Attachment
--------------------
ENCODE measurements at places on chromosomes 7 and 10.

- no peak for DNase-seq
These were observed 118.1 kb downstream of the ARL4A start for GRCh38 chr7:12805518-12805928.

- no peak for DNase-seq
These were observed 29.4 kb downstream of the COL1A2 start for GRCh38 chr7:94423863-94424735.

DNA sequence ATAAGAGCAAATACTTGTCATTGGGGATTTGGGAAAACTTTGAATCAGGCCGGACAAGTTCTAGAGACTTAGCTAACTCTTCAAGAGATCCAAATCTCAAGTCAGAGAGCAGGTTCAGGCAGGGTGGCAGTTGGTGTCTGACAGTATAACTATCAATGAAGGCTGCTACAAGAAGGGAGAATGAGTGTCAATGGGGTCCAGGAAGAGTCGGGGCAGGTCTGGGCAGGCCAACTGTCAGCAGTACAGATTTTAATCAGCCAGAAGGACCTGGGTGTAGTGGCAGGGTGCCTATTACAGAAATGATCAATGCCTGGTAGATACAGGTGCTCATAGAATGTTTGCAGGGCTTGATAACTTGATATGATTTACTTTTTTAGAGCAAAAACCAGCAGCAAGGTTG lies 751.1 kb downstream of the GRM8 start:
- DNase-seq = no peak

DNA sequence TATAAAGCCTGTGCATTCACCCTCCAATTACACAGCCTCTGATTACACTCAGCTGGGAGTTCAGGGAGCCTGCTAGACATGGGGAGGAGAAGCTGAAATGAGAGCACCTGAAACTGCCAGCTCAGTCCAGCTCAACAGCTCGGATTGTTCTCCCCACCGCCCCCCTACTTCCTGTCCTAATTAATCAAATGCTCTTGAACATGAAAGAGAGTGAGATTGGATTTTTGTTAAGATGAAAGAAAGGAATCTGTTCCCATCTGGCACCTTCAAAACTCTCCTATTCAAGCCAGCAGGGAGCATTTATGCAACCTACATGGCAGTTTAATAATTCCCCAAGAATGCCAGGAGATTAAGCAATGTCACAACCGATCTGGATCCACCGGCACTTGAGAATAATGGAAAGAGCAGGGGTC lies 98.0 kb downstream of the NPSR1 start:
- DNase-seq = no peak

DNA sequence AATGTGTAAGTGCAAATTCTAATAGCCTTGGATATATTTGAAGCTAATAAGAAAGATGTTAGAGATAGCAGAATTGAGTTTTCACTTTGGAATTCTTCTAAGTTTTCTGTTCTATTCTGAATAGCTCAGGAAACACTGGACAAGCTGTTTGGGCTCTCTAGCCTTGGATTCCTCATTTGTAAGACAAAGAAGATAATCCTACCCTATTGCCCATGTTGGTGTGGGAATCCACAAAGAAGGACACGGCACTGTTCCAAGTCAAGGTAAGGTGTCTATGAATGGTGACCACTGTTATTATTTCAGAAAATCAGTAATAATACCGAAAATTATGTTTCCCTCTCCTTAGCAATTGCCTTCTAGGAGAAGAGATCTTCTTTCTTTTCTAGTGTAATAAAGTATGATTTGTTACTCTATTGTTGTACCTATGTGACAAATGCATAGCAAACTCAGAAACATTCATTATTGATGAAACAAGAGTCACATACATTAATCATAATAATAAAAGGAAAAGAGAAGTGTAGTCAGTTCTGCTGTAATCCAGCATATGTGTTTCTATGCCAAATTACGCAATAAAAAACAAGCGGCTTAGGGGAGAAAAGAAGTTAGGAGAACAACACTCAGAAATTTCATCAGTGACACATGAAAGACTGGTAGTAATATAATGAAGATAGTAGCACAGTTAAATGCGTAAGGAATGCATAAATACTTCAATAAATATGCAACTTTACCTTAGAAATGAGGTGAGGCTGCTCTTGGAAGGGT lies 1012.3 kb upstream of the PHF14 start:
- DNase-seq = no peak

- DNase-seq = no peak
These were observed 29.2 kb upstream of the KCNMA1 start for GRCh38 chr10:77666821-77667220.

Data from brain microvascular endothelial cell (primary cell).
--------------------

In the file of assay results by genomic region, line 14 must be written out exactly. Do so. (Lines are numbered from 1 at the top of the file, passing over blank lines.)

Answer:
Data from brain microvascular endothelial cell (primary cell).